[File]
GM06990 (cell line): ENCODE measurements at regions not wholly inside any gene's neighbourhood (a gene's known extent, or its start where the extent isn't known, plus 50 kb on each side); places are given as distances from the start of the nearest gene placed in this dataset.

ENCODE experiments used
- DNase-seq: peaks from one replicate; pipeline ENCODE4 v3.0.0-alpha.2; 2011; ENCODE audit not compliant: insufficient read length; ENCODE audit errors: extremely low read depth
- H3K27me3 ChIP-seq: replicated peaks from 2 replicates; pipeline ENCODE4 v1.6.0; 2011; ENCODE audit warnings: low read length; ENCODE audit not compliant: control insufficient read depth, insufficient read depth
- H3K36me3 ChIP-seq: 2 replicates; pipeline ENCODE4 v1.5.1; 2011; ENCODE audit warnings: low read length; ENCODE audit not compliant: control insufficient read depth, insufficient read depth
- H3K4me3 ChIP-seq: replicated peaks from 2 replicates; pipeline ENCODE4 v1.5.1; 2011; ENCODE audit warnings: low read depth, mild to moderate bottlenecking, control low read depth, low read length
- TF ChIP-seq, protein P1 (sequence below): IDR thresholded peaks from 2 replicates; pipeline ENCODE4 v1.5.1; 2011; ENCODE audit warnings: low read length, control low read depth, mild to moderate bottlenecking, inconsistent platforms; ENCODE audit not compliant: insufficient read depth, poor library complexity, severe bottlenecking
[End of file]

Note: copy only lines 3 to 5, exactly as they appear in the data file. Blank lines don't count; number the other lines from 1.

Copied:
- DNase-seq: peaks from one replicate; pipeline ENCODE4 v3.0.0-alpha.2; 2011; ENCODE audit not compliant: insufficient read length; ENCODE audit errors: extremely low read depth
- H3K27me3 ChIP-seq: replicated peaks from 2 replicates; pipeline ENCODE4 v1.6.0; 2011; ENCODE audit warnings: low read length; ENCODE audit not compliant: control insufficient read depth, insufficient read depth
- H3K36me3 ChIP-seq: 2 replicates; pipeline ENCODE4 v1.5.1; 2011; ENCODE audit warnings: low read length; ENCODE audit not compliant: control insufficient read depth, insufficient read depth